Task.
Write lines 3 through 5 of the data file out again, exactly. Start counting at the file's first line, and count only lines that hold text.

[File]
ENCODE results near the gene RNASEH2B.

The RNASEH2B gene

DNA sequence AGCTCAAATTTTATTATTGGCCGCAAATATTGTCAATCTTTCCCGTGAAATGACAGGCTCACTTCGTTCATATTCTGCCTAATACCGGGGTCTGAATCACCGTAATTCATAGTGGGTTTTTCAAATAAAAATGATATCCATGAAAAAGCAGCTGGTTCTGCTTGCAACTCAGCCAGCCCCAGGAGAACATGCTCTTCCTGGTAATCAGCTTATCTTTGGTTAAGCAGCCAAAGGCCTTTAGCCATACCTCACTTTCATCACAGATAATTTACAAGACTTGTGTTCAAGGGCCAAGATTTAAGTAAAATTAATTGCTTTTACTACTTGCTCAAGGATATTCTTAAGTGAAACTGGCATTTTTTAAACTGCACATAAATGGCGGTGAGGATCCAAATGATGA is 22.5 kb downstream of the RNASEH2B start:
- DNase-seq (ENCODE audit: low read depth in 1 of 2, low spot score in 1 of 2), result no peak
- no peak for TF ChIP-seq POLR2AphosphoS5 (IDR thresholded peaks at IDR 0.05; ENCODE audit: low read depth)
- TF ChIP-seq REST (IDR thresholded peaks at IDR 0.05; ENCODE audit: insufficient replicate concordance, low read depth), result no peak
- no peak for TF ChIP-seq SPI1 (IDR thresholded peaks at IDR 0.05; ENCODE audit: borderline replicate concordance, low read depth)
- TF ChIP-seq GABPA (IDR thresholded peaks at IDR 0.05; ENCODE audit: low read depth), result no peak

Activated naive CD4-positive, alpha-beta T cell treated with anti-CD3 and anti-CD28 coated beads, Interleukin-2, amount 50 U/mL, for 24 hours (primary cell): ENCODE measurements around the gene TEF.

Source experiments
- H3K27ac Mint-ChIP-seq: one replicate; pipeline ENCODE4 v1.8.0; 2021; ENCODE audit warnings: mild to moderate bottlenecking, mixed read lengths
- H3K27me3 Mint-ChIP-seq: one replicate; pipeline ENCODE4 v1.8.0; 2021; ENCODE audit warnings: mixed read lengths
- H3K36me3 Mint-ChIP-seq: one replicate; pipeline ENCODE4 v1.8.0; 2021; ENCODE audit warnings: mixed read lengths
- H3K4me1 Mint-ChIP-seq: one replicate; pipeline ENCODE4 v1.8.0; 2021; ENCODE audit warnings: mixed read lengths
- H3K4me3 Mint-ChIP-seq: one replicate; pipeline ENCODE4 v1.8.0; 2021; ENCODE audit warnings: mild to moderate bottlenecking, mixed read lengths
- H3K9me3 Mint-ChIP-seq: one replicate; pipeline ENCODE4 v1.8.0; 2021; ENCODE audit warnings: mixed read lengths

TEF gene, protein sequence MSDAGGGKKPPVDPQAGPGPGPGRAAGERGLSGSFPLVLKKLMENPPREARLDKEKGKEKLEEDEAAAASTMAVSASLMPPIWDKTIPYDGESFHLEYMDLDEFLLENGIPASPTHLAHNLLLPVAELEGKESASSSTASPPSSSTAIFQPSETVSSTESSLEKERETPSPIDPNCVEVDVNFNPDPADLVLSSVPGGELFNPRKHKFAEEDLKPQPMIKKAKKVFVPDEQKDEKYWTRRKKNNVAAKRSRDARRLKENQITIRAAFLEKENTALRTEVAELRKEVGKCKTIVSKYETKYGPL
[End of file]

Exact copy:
DNA sequence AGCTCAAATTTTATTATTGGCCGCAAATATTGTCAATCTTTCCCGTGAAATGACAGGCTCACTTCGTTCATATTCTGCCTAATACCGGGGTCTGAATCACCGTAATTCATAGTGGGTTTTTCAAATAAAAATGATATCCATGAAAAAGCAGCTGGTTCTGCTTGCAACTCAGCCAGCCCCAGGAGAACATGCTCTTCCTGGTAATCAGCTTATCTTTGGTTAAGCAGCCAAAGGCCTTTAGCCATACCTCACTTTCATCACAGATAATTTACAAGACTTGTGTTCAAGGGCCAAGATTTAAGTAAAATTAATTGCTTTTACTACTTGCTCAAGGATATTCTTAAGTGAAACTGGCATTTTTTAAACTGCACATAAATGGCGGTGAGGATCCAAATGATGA is 22.5 kb downstream of the RNASEH2B start:
- DNase-seq (ENCODE audit: low read depth in 1 of 2, low spot score in 1 of 2), result no peak
- no peak for TF ChIP-seq POLR2AphosphoS5 (IDR thresholded peaks at IDR 0.05; ENCODE audit: low read depth)